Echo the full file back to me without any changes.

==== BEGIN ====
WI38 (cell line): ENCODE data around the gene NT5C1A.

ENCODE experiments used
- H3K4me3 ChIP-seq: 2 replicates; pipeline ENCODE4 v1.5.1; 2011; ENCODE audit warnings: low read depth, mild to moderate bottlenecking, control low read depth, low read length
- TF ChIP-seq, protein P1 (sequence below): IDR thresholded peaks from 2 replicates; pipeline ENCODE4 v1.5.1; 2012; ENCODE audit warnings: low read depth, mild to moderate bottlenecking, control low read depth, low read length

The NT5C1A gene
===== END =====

WI38 (cell line): ENCODE data around the gene NT5C1A.

ENCODE experiments used
- H3K4me3 ChIP-seq: 2 replicates; pipeline ENCODE4 v1.5.1; 2011; ENCODE audit warnings: low read depth, mild to moderate bottlenecking, control low read depth, low read length
- TF ChIP-seq, protein P1 (sequence below): IDR thresholded peaks from 2 replicates; pipeline ENCODE4 v1.5.1; 2012; ENCODE audit warnings: low read depth, mild to moderate bottlenecking, control low read depth, low read length

The NT5C1A gene